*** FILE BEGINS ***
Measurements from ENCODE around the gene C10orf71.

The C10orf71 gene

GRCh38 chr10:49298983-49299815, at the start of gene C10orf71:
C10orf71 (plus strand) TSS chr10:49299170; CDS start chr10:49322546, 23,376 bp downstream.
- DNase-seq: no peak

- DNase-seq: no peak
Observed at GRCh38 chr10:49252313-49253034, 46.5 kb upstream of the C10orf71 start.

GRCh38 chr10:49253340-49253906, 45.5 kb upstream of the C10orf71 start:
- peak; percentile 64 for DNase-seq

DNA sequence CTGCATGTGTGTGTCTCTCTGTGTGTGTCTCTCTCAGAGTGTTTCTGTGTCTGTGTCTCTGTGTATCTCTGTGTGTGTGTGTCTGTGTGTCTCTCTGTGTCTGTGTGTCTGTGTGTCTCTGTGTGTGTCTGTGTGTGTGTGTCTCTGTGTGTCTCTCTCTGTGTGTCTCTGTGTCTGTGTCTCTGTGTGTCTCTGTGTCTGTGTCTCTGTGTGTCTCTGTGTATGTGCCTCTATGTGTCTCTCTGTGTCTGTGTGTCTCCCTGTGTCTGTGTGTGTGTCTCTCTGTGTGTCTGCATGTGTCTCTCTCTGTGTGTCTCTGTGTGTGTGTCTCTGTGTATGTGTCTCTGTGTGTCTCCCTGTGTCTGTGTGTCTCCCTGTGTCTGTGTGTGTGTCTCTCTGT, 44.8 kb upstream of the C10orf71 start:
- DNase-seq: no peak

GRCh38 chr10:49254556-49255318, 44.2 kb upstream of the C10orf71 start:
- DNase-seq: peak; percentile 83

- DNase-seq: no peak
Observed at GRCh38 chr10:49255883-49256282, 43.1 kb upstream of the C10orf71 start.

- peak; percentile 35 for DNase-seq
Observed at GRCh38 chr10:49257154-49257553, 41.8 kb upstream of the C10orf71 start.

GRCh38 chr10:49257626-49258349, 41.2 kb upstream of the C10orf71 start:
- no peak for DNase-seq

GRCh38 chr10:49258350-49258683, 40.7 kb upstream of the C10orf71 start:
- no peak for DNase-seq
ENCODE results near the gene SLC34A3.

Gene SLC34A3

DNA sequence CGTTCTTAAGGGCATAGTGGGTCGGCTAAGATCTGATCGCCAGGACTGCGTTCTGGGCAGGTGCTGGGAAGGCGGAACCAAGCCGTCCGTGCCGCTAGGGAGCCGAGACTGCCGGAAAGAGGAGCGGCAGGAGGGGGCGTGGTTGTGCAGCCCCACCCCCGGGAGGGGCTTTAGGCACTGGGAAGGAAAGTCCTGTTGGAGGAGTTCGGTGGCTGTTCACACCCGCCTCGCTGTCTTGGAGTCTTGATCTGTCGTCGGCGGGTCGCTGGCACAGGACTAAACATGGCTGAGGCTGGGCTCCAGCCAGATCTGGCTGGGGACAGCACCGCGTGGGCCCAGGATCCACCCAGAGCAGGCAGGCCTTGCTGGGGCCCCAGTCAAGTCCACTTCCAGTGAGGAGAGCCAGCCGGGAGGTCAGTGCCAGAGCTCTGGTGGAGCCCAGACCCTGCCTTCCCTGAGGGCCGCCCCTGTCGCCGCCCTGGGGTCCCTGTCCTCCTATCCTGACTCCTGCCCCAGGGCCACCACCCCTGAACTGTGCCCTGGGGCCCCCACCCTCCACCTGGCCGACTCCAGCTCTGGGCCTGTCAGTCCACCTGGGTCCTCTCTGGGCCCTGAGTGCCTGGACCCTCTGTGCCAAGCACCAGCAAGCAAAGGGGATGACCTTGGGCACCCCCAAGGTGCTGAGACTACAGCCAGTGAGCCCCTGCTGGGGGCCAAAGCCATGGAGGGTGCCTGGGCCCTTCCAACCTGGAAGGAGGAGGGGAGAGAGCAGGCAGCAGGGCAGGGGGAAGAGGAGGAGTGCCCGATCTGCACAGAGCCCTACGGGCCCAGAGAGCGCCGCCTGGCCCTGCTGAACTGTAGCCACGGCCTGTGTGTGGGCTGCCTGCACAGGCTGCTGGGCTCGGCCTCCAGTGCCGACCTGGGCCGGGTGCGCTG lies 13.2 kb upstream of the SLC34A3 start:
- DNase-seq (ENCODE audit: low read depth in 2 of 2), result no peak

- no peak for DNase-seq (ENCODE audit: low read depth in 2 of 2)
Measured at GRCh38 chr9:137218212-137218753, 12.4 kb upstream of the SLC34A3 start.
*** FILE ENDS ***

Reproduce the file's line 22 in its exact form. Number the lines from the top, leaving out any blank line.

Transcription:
ENCODE results near the gene SLC34A3.